CI o

and similarly for the case where bromine replaces chlorine. The reaction sequence involving collision of CIO with BrO discussed for the Antarctic ozone hole is also operative here.

PROBLEM 1

Deduce the overall reaction equation for the reaction sequence shown at left.

This mechanism explains why, in the current high-chlorine lower stratosphere, large volcanic eruptions can deplete mid-latitude stratospheric ozone for a few years, but it does not account for the overall trend of decreasing ozone in the 1980s. Some of the decrease is probably due to the mechanism operating on the background concentration of sulfuric acid particles in the lower stratosphere; its magnitude would have increased continuously in this time period since the chlorine levels were continuously increasing. Chlorine and bromine increases combined resulted in about a 4% decline in mid-latitude ozone levels in the 1979-1995 period. However, much of the gradual decline over mid-latitudes is believed to be due to other factors, such as springtime dilution of ozone-depleted polar air and its transport out of the polar regions, changes in the solar cycle, and both natural and anthropogenic changes in the pattern of atmospheric transport and temperatures.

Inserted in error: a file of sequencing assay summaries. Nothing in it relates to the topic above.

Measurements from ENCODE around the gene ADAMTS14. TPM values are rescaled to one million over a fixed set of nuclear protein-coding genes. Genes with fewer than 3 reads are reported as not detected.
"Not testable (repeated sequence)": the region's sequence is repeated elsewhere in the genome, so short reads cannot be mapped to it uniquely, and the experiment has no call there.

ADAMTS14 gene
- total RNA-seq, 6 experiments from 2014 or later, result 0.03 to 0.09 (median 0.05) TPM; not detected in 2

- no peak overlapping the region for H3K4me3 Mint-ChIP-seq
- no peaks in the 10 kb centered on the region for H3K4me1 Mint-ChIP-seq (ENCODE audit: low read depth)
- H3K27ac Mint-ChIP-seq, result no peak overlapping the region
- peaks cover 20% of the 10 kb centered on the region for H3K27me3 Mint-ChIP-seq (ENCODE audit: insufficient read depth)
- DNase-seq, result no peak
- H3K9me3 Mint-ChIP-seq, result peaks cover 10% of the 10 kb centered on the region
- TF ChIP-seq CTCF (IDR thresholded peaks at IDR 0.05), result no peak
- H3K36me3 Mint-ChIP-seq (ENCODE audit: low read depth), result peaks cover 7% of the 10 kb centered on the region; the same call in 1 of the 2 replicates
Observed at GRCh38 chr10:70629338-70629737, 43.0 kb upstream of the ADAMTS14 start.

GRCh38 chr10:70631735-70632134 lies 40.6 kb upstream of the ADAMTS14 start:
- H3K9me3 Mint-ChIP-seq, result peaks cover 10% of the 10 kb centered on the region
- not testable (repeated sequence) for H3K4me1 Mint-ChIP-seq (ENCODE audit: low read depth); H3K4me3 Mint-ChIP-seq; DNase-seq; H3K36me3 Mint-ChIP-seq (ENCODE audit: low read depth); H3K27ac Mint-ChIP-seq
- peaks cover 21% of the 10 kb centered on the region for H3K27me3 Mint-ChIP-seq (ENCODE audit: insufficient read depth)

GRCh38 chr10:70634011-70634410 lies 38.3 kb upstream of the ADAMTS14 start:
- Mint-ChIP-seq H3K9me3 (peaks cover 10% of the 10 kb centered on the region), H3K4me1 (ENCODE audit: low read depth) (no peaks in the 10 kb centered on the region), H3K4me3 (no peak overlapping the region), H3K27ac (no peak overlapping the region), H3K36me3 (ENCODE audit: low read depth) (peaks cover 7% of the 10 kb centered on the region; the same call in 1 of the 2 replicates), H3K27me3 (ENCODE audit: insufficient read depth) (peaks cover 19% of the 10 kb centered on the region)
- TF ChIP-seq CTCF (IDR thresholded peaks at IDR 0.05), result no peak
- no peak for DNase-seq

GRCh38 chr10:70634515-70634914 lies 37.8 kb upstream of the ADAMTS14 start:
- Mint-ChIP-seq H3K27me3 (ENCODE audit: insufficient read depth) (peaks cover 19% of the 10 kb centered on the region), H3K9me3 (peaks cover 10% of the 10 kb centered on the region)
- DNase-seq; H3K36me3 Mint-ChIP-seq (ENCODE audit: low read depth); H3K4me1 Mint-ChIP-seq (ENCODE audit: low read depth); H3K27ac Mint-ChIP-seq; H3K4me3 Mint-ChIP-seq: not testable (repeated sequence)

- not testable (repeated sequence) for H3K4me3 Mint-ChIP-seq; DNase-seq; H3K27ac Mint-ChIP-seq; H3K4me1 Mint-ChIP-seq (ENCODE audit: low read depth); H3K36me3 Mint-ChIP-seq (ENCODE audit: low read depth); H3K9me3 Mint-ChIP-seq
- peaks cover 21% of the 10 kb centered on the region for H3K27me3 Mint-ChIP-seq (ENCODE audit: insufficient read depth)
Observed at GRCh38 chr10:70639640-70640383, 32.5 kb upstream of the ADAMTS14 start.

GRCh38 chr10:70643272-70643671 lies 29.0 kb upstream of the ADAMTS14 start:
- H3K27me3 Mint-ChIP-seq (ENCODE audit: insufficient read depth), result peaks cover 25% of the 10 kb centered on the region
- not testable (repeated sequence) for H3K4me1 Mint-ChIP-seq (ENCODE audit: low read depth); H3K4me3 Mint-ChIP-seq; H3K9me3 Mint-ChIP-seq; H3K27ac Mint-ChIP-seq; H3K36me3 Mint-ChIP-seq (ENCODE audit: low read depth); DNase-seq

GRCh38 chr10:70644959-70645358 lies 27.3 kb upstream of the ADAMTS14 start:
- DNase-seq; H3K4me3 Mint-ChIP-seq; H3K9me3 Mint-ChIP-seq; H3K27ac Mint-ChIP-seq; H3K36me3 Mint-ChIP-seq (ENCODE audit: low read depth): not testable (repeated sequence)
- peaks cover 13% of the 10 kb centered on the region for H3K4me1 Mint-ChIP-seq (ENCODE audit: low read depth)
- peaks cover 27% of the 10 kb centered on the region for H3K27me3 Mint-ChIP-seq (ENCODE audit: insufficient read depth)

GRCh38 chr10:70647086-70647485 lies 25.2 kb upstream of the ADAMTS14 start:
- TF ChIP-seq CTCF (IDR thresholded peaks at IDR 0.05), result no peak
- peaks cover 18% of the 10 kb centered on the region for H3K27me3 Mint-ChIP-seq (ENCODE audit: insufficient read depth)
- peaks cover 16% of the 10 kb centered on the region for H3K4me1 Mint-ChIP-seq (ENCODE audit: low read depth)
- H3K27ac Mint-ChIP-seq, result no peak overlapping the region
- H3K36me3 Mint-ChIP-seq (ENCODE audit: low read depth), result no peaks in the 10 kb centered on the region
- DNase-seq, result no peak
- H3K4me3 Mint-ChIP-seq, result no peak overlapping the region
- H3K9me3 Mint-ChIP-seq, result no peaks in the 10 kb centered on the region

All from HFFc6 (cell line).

New Zealand. Calculations indicate that the extent of UV increases since the 1980s over mid- and high-latitude regions amounts to 6-14%. The most definitive experimental evidence comes from New Zealand, where long-term summertime increases in UV-B, but as expected not in UV-A, amounted to 12% by 1998-1999. The situation over mid-latitudes is complicated by the facts that some UV-B is absorbed by the ground-level ozone produced by pollution reactions (as explained in Chapter 3), thereby masking any changes in UV-B due to small amounts of stratospheric ozone depletion, and that records of UV received at the Earth's surface were started only in the 1990s.

Continue reading here: The Chemicals That Cause Ozone Destruction

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